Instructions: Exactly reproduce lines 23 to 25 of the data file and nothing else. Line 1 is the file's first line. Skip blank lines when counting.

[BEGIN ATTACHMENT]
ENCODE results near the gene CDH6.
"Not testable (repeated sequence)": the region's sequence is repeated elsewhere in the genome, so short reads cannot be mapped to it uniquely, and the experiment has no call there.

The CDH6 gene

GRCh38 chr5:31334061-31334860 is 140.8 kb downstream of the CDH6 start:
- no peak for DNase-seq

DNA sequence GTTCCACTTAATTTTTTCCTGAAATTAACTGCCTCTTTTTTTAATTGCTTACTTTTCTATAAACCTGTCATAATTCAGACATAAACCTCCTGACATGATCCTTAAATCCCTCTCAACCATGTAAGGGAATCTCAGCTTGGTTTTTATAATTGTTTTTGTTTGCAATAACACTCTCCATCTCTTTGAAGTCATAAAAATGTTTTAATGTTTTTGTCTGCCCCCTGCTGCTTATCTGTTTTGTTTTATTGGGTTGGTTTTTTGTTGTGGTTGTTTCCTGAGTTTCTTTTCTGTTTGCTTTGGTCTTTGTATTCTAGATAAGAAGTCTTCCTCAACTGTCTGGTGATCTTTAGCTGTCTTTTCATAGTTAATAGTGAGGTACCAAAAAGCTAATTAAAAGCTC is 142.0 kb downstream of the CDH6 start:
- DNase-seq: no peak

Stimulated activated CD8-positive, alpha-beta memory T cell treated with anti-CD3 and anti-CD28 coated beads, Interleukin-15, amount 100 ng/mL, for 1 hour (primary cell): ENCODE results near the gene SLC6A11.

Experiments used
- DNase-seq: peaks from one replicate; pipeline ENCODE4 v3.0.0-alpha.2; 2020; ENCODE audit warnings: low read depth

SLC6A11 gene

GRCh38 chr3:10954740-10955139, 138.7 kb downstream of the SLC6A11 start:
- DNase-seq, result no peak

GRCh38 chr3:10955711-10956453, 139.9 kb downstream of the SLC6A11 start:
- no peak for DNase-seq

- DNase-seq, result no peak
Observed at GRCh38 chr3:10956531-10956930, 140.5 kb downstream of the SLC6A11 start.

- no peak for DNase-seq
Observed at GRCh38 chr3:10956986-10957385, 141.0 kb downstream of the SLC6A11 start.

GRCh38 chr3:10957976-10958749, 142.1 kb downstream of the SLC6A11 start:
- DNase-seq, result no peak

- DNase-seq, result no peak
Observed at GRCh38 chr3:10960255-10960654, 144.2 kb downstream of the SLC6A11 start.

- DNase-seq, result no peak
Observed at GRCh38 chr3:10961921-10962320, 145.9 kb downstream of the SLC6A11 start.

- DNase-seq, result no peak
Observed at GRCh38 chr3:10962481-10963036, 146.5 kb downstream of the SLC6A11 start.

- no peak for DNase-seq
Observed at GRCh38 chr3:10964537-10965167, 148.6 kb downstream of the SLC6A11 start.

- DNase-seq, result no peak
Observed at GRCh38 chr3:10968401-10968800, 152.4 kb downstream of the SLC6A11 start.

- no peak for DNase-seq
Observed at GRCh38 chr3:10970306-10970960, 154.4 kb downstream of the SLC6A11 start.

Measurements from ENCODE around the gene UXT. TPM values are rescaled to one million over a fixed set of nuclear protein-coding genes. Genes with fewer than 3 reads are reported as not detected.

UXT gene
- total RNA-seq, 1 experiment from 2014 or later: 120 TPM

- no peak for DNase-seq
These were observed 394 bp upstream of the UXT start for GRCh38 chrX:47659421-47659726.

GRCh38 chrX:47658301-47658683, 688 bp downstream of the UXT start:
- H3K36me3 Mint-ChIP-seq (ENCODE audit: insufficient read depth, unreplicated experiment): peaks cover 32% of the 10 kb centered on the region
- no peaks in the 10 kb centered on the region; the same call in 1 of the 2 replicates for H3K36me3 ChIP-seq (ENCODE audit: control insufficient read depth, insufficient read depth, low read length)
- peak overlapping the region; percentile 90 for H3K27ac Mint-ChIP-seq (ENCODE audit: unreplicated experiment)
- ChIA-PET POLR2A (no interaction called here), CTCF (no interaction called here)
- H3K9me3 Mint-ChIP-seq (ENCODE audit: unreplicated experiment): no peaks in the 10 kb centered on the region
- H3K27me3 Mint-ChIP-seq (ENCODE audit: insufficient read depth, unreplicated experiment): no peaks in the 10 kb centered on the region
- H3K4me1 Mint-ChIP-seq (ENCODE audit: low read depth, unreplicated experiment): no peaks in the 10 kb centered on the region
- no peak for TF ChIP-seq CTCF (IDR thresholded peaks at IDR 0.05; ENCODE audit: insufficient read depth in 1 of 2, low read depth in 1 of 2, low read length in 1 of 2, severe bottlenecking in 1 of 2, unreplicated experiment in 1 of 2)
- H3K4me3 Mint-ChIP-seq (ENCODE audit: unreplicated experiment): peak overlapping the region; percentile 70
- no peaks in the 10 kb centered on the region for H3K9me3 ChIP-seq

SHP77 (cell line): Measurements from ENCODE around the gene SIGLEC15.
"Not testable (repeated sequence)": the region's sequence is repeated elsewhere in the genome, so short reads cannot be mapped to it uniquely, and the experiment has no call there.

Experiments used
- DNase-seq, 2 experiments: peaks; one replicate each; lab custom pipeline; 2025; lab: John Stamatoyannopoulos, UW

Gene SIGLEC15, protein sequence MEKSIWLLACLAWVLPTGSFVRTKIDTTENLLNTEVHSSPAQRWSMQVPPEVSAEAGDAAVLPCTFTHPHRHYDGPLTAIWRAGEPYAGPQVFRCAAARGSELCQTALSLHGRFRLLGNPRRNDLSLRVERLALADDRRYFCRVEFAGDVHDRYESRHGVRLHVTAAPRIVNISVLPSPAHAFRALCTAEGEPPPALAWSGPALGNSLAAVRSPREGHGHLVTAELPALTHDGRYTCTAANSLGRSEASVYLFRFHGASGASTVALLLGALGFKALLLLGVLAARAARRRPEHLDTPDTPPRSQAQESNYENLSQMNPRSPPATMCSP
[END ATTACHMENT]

Observed at GRCh38 chr3:10960255-10960654, 144.2 kb downstream of the SLC6A11 start.

- DNase-seq, result no peak
Observed at GRCh38 chr3:10961921-10962320, 145.9 kb downstream of the SLC6A11 start.